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Guero
02-21-2005, 08:31 AM
Eventually, if/when I retire, I would like to be able to do some basic woodworking without taking up a lot of space. Does anybody on this board have any experience with the Shopsmith Mark V? Normally I shy away from machines that "multitask", but since this particular machine has been in production since 1953 and seems to have a very solid following, my curiousity has been piqued. Here's their website, and naturally they're not saying anything bad about it... but I want to hear from somebody who is not affiliated with them: http://www.shopsmith.com

Thankee,
Ben

Paul Gauthier
02-21-2005, 08:43 AM
Yes a friend of mine has one and he only uses the lathe function, changing from one function to another is a pita.

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Paul G.

Guero
02-21-2005, 09:09 AM
Were I to own such a machine, I suspect I would use the tablesaw function the most - but if the tablesaw setup is flimsy, wobbbly, and inaccurate it would be worse than not owning a tablesaw at all. What I'm most curious about is the sturdiness/solidity of the machine. I can overlook it being a PITA in converting to other functions if the resulting conversion will do what it's touted to do. Since I don't have a milling machine I'm always setting up my lathe to do milling work and it does the work moderately well (as long as I remember to take small cuts). What space I have available I would like to fill with metal-working machines and minimize the space used for necessary woodworking machines. But I don't want a Shopsmith if it is flimsy and shaky.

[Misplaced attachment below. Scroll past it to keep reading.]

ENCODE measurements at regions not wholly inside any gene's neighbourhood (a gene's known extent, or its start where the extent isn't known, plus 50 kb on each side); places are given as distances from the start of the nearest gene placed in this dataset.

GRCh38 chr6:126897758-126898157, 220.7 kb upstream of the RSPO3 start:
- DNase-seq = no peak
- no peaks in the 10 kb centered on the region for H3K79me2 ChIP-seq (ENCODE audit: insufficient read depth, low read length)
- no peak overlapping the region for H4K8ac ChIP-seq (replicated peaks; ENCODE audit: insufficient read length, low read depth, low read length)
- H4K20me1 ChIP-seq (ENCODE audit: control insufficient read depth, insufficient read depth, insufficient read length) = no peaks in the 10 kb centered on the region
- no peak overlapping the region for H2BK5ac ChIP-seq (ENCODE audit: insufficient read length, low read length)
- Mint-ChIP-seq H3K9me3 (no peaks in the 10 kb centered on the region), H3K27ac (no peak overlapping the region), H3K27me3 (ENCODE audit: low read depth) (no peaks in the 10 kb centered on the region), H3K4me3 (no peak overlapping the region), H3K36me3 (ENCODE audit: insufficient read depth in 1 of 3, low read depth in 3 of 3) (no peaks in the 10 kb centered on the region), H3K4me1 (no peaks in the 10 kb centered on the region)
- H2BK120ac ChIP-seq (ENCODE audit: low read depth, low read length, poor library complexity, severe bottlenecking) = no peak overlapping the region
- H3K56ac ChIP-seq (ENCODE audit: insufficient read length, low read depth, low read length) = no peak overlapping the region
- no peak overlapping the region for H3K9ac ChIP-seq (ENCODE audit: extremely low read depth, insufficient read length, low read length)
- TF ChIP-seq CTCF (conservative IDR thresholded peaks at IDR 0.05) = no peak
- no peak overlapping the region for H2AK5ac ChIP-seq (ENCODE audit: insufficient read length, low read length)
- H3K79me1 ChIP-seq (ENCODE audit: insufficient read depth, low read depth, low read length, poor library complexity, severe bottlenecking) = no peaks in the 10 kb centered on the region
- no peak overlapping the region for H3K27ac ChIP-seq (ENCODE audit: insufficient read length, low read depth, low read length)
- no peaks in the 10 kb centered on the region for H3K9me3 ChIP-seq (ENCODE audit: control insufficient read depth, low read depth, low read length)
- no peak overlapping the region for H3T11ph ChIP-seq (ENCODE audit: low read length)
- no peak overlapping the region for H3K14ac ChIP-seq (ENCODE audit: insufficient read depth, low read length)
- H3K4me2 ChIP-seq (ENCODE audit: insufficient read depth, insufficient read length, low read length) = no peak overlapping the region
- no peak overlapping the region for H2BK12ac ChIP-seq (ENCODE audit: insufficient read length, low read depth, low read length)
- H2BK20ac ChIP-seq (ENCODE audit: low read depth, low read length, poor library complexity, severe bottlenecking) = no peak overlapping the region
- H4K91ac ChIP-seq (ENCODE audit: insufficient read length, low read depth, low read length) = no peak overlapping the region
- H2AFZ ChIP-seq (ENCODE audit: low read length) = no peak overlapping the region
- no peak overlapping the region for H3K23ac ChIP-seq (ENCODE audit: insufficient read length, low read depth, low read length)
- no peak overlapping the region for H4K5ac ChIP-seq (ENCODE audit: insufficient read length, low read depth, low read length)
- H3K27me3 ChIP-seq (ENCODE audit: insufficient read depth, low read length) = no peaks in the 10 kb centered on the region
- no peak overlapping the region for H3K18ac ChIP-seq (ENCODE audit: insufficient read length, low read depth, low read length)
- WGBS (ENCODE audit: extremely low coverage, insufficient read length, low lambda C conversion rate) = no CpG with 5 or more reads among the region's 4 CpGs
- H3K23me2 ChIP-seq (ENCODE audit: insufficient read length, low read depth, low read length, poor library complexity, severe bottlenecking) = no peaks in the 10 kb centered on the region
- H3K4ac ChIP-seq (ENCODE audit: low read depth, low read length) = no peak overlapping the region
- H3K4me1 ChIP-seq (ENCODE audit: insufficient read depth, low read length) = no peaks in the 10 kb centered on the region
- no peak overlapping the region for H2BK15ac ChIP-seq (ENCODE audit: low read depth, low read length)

JCHannum
02-21-2005, 09:26 AM
Aside from a tablesaw, a Shopsmith provides a drillpress and lathe. Take a look at one, IMO they are flimsy, and have all the negatives of any multi purpose machine.